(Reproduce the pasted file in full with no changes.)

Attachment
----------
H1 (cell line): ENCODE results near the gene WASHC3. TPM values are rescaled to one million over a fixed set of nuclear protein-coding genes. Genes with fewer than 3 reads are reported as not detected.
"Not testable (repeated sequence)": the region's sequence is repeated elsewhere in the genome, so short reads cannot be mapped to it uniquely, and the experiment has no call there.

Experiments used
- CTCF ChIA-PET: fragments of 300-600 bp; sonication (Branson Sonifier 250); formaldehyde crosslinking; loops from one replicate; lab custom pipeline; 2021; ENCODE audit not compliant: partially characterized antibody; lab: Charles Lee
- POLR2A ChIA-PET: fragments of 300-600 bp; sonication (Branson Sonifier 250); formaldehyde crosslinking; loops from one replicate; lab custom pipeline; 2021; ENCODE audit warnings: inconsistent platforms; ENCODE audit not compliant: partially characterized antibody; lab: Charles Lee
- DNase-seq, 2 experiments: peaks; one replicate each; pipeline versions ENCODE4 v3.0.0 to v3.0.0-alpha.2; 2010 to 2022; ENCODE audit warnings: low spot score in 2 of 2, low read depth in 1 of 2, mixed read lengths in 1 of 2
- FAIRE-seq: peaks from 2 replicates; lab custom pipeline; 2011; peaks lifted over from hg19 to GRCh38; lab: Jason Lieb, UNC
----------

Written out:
H1 (cell line): ENCODE results near the gene WASHC3. TPM values are rescaled to one million over a fixed set of nuclear protein-coding genes. Genes with fewer than 3 reads are reported as not detected.
"Not testable (repeated sequence)": the region's sequence is repeated elsewhere in the genome, so short reads cannot be mapped to it uniquely, and the experiment has no call there.

Experiments used
- CTCF ChIA-PET: fragments of 300-600 bp; sonication (Branson Sonifier 250); formaldehyde crosslinking; loops from one replicate; lab custom pipeline; 2021; ENCODE audit not compliant: partially characterized antibody; lab: Charles Lee
- POLR2A ChIA-PET: fragments of 300-600 bp; sonication (Branson Sonifier 250); formaldehyde crosslinking; loops from one replicate; lab custom pipeline; 2021; ENCODE audit warnings: inconsistent platforms; ENCODE audit not compliant: partially characterized antibody; lab: Charles Lee
- DNase-seq, 2 experiments: peaks; one replicate each; pipeline versions ENCODE4 v3.0.0 to v3.0.0-alpha.2; 2010 to 2022; ENCODE audit warnings: low spot score in 2 of 2, low read depth in 1 of 2, mixed read lengths in 1 of 2
- FAIRE-seq: peaks from 2 replicates; lab custom pipeline; 2011; peaks lifted over from hg19 to GRCh38; lab: Jason Lieb, UNC